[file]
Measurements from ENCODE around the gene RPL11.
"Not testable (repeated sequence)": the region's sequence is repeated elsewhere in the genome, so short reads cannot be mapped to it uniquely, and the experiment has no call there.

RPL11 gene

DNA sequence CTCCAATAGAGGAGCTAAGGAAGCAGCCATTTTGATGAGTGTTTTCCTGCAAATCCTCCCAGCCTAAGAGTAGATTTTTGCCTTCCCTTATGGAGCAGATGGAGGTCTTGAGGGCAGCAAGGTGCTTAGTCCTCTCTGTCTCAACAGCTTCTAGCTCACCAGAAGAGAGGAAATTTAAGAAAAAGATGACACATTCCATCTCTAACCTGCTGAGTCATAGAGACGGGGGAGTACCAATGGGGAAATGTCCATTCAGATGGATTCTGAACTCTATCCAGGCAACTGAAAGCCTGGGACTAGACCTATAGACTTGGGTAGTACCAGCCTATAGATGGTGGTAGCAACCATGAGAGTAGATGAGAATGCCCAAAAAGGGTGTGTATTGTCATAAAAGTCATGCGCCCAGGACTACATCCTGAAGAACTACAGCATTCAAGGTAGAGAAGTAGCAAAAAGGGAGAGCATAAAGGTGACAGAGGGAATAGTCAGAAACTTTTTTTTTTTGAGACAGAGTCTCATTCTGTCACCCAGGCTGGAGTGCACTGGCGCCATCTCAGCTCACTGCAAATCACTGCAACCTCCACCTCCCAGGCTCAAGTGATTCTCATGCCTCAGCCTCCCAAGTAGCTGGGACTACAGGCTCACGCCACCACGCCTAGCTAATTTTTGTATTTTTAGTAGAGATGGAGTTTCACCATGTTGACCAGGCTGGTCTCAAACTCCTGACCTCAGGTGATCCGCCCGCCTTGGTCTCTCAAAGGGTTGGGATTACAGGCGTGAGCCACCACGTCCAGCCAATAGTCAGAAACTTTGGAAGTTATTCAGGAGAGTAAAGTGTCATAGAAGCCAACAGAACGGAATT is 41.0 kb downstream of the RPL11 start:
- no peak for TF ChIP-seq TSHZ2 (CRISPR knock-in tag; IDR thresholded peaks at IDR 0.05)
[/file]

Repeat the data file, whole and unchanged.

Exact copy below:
Measurements from ENCODE around the gene RPL11.
"Not testable (repeated sequence)": the region's sequence is repeated elsewhere in the genome, so short reads cannot be mapped to it uniquely, and the experiment has no call there.

RPL11 gene

DNA sequence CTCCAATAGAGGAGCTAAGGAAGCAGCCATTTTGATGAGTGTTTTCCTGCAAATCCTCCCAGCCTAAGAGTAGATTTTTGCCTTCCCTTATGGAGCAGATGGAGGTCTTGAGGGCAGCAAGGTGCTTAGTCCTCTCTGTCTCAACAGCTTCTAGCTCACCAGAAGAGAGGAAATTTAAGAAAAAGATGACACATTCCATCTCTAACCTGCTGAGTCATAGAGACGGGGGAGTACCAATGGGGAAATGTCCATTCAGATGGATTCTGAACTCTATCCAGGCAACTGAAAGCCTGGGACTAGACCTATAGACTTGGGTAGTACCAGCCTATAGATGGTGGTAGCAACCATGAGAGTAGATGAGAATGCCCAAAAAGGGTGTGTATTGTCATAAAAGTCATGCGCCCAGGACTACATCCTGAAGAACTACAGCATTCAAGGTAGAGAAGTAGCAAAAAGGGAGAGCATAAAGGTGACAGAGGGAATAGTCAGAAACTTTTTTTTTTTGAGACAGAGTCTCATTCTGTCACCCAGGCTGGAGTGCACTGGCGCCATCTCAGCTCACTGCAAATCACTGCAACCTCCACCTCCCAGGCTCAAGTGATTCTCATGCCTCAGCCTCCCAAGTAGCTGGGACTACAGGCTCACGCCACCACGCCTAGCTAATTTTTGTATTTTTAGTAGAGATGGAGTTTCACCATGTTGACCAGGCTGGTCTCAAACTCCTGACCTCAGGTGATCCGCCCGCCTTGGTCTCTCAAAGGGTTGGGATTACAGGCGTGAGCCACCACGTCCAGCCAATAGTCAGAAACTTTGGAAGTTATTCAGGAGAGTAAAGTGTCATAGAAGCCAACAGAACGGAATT is 41.0 kb downstream of the RPL11 start:
- no peak for TF ChIP-seq TSHZ2 (CRISPR knock-in tag; IDR thresholded peaks at IDR 0.05)